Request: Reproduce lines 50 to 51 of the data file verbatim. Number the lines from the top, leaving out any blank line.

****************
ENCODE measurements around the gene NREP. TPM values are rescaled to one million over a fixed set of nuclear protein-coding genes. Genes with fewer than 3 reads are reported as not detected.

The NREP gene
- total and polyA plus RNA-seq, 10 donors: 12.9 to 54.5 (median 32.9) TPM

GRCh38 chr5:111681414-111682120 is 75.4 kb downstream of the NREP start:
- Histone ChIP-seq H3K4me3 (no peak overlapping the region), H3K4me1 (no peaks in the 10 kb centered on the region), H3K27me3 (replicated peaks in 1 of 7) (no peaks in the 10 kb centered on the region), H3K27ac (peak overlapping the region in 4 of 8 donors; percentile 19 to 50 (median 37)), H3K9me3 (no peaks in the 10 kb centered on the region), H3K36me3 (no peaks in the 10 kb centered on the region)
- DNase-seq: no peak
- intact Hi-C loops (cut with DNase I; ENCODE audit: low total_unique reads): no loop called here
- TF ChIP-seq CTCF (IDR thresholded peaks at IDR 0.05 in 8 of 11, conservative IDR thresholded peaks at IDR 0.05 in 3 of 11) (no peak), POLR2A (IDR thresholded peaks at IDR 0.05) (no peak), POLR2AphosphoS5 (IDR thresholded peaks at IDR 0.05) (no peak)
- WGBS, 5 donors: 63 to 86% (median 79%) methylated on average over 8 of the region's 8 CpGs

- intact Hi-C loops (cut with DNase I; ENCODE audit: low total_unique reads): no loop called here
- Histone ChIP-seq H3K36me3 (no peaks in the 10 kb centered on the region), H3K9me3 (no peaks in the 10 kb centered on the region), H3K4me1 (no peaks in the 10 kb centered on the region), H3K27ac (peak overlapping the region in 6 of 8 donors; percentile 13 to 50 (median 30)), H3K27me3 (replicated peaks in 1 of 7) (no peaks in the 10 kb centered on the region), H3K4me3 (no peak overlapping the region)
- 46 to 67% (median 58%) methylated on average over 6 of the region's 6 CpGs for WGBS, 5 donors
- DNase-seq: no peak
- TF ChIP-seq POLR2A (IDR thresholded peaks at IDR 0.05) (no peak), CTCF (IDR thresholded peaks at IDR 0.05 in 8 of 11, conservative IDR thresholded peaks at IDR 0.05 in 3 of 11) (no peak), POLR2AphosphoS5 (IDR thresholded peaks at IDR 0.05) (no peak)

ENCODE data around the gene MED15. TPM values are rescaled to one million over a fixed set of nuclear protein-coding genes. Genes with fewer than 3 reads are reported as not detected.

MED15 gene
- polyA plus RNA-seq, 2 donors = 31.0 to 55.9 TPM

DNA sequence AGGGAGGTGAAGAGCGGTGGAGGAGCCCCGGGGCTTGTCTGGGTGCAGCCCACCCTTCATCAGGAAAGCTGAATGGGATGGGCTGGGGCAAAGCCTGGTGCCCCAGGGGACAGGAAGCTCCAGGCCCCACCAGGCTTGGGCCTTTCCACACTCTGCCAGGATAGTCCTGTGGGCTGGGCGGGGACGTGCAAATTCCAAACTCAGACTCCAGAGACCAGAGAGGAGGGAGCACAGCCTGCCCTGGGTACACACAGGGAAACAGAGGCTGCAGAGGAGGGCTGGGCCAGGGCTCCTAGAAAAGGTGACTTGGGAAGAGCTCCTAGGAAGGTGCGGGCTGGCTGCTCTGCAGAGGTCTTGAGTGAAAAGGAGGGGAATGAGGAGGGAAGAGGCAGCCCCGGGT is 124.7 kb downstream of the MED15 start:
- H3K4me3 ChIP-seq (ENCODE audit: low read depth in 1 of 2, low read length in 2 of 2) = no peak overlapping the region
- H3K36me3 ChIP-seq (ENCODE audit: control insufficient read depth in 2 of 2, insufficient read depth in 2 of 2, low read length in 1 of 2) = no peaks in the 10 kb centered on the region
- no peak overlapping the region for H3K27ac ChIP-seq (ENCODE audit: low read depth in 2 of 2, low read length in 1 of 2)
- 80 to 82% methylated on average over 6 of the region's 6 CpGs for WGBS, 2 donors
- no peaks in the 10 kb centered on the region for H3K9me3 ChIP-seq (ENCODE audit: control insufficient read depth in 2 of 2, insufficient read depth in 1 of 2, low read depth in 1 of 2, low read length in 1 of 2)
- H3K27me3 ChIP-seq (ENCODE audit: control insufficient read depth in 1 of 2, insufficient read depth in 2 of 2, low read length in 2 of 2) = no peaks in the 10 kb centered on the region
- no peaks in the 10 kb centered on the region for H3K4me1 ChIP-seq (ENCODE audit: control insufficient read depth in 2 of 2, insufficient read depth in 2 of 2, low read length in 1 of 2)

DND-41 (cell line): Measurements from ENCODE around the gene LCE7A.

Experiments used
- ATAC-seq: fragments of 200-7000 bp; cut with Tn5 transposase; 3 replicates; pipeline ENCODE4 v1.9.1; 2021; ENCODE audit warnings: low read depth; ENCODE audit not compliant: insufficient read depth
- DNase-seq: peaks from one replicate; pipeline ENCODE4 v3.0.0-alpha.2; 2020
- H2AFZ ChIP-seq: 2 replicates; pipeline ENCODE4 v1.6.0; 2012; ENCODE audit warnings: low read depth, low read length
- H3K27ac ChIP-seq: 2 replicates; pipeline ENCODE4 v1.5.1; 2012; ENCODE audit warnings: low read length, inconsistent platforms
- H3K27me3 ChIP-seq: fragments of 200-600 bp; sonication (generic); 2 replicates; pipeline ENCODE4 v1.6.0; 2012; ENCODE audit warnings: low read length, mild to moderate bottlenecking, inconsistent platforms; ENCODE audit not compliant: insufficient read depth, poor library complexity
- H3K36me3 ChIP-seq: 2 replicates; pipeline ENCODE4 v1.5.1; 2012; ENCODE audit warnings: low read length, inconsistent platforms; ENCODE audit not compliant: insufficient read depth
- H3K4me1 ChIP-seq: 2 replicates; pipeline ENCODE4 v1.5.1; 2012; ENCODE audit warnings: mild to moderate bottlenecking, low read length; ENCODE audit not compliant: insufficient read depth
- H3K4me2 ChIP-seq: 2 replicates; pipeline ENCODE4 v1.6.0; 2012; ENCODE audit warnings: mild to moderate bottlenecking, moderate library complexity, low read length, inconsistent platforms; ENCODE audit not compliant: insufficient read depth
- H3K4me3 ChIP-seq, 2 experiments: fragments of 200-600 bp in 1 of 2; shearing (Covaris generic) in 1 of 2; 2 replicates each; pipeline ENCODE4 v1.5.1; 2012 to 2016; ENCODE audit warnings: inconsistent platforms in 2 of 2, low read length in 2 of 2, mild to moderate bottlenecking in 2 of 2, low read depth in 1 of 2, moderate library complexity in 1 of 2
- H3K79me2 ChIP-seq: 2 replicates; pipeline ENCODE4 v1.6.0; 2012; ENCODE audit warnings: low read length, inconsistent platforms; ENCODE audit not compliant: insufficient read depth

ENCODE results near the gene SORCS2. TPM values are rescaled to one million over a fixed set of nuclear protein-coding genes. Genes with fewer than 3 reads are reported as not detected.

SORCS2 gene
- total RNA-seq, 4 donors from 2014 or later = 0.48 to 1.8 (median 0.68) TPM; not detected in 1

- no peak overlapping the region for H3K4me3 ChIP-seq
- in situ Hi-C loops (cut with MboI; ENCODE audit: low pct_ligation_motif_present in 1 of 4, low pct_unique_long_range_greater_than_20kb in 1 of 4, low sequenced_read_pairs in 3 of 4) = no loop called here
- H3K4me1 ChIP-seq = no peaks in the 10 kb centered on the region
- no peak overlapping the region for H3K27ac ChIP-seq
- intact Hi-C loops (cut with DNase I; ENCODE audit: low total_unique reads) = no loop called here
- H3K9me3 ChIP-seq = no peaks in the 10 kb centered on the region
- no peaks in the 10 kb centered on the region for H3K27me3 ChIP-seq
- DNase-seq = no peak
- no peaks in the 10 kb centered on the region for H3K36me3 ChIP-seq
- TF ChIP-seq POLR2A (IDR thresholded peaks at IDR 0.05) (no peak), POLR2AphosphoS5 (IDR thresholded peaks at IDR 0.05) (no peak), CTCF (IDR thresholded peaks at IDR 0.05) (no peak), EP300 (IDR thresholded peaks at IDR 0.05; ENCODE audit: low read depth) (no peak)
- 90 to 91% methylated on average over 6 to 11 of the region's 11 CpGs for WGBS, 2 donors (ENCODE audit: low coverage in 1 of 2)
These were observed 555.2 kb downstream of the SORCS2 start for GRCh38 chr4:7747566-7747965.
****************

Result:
- TF ChIP-seq POLR2A (IDR thresholded peaks at IDR 0.05) (no peak), POLR2AphosphoS5 (IDR thresholded peaks at IDR 0.05) (no peak), CTCF (IDR thresholded peaks at IDR 0.05) (no peak), EP300 (IDR thresholded peaks at IDR 0.05; ENCODE audit: low read depth) (no peak)
- 90 to 91% methylated on average over 6 to 11 of the region's 11 CpGs for WGBS, 2 donors (ENCODE audit: low coverage in 1 of 2)